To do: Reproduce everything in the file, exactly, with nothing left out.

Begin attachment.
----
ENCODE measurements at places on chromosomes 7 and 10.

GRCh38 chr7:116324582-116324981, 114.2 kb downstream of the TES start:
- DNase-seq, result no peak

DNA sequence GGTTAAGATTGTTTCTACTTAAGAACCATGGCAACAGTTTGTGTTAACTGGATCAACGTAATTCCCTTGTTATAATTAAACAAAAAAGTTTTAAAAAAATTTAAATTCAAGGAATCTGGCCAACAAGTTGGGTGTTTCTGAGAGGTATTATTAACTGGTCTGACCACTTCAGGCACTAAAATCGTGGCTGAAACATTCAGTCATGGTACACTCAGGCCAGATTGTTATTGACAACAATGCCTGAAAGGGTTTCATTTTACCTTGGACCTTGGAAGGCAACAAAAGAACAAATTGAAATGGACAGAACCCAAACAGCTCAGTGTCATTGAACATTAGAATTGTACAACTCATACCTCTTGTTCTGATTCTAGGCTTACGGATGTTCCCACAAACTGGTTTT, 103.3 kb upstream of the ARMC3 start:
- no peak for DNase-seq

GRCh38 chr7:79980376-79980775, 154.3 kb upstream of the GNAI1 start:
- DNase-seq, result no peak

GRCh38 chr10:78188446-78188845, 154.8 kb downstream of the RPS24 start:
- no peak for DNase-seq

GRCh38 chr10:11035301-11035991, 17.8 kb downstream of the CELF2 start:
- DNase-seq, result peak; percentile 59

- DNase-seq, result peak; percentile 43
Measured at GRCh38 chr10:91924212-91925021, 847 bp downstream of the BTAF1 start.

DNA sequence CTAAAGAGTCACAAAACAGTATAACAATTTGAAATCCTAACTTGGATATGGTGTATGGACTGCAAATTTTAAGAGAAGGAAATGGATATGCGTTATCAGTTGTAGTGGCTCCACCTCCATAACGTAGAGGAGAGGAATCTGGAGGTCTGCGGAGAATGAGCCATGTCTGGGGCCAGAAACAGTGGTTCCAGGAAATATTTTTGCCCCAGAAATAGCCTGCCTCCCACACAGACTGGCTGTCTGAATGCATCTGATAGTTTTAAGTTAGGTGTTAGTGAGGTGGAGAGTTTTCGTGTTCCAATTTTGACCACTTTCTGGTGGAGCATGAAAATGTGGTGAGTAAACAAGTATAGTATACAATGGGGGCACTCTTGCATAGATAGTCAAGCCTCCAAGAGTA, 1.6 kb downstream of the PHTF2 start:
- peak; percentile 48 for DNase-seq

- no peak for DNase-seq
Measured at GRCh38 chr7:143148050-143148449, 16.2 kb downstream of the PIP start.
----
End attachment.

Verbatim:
ENCODE measurements at places on chromosomes 7 and 10.

GRCh38 chr7:116324582-116324981, 114.2 kb downstream of the TES start:
- DNase-seq, result no peak

DNA sequence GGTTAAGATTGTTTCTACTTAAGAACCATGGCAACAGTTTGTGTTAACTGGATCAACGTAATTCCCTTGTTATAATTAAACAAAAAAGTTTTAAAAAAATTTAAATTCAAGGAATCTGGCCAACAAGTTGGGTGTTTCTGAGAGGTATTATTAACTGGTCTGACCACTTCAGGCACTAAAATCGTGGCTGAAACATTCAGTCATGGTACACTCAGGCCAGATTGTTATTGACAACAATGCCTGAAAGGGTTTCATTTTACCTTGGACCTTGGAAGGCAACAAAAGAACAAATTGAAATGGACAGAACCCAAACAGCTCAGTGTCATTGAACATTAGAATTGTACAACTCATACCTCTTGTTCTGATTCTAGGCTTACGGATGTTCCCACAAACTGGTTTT, 103.3 kb upstream of the ARMC3 start:
- no peak for DNase-seq

GRCh38 chr7:79980376-79980775, 154.3 kb upstream of the GNAI1 start:
- DNase-seq, result no peak

GRCh38 chr10:78188446-78188845, 154.8 kb downstream of the RPS24 start:
- no peak for DNase-seq

GRCh38 chr10:11035301-11035991, 17.8 kb downstream of the CELF2 start:
- DNase-seq, result peak; percentile 59

- DNase-seq, result peak; percentile 43
Measured at GRCh38 chr10:91924212-91925021, 847 bp downstream of the BTAF1 start.

DNA sequence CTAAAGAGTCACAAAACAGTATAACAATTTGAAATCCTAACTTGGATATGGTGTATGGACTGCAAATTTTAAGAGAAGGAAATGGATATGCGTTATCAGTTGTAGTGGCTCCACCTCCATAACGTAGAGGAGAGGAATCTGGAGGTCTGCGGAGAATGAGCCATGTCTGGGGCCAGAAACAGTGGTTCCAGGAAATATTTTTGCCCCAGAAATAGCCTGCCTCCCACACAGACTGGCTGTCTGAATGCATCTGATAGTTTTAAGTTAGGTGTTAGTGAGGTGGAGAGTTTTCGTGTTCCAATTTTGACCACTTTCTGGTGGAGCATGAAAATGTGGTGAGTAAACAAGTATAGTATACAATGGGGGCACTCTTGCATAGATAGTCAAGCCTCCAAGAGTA, 1.6 kb downstream of the PHTF2 start:
- peak; percentile 48 for DNase-seq

- no peak for DNase-seq
Measured at GRCh38 chr7:143148050-143148449, 16.2 kb downstream of the PIP start.